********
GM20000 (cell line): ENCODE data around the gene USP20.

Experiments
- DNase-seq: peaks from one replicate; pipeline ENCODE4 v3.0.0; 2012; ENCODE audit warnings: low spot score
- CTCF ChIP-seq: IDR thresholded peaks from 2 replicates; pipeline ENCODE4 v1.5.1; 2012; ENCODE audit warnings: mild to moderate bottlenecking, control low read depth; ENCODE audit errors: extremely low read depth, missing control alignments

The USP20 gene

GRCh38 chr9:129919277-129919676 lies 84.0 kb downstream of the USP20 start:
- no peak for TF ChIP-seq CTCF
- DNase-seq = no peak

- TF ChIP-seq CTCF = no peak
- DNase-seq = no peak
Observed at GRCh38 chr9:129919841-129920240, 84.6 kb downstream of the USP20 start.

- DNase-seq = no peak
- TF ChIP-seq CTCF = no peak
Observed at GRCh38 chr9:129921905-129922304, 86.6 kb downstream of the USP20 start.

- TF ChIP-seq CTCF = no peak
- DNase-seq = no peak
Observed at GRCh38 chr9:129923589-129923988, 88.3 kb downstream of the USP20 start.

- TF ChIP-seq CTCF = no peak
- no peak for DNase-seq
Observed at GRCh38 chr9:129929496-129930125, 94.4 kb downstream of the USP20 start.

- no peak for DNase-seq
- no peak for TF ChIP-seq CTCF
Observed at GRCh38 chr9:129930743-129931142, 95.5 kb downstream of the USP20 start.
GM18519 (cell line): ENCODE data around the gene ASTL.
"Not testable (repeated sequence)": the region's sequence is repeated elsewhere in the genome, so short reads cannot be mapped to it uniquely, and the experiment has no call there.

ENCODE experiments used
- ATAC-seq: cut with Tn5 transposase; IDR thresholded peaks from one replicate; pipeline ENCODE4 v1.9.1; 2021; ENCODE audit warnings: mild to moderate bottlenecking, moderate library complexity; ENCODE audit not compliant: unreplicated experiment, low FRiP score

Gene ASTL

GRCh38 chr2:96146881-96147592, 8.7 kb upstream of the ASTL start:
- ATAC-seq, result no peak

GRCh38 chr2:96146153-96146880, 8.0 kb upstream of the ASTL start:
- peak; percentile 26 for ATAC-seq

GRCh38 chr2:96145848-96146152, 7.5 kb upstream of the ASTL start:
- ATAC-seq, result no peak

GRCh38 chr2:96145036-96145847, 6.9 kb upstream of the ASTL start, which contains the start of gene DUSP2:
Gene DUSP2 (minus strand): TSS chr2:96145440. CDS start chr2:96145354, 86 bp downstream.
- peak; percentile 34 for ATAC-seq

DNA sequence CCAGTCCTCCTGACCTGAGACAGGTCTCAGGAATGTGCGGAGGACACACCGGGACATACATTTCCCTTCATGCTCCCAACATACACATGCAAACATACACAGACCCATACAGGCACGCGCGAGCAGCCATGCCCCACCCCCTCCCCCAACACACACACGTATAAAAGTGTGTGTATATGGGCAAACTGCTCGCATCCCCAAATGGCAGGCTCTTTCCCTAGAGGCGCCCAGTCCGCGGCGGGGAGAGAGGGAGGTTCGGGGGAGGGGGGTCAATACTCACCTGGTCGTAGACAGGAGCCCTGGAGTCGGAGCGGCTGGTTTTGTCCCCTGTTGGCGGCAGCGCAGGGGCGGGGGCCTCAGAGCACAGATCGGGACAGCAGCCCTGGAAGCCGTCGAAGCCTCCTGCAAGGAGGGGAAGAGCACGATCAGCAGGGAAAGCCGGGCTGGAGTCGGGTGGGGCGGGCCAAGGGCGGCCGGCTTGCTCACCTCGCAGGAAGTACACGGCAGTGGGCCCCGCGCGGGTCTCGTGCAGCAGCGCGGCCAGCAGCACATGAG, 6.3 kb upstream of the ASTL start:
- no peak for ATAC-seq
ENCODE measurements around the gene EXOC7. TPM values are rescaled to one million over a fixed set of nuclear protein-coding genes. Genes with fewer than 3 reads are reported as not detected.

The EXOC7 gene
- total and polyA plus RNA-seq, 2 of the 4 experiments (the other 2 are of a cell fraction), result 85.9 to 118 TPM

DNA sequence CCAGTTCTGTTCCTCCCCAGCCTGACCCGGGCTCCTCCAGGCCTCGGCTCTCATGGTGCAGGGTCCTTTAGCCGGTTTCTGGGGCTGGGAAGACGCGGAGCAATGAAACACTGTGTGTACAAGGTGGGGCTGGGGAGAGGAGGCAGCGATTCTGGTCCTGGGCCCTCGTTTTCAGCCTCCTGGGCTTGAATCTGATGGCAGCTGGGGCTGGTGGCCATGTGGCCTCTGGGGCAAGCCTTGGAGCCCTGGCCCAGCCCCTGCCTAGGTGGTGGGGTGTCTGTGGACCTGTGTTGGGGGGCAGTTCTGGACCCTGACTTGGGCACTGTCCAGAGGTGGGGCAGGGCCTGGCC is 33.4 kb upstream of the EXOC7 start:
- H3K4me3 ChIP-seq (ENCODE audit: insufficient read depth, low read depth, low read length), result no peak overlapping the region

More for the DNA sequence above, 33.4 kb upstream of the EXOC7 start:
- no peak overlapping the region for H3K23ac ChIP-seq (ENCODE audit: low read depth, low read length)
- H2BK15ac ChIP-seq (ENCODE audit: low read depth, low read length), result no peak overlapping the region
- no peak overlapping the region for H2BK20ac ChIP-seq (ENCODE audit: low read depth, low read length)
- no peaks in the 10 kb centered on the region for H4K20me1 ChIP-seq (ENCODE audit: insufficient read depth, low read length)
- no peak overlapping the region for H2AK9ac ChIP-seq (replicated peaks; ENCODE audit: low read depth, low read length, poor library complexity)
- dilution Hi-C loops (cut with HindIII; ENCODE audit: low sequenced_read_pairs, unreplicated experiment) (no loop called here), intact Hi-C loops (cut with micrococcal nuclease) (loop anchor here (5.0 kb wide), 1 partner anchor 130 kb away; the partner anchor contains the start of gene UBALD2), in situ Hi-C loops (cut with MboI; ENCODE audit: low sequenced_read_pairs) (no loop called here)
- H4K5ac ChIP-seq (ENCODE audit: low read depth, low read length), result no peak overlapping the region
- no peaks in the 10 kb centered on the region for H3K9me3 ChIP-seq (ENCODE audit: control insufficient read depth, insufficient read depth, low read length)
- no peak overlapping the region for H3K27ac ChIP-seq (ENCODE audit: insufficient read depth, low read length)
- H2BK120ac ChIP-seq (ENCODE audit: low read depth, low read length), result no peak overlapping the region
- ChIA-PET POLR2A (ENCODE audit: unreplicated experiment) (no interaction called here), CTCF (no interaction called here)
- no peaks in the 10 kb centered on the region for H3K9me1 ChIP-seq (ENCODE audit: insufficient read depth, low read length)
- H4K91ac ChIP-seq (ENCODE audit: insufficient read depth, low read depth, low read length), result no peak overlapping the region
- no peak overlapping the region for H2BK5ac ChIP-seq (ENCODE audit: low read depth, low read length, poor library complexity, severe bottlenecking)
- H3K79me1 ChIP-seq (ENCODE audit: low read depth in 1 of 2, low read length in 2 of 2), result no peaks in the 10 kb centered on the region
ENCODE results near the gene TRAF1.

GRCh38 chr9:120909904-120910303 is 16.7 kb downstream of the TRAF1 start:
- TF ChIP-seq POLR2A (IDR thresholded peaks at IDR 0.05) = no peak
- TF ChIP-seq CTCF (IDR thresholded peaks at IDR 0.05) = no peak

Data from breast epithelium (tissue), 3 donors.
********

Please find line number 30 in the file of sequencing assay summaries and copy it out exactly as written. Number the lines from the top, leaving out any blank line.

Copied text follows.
- ATAC-seq, result no peak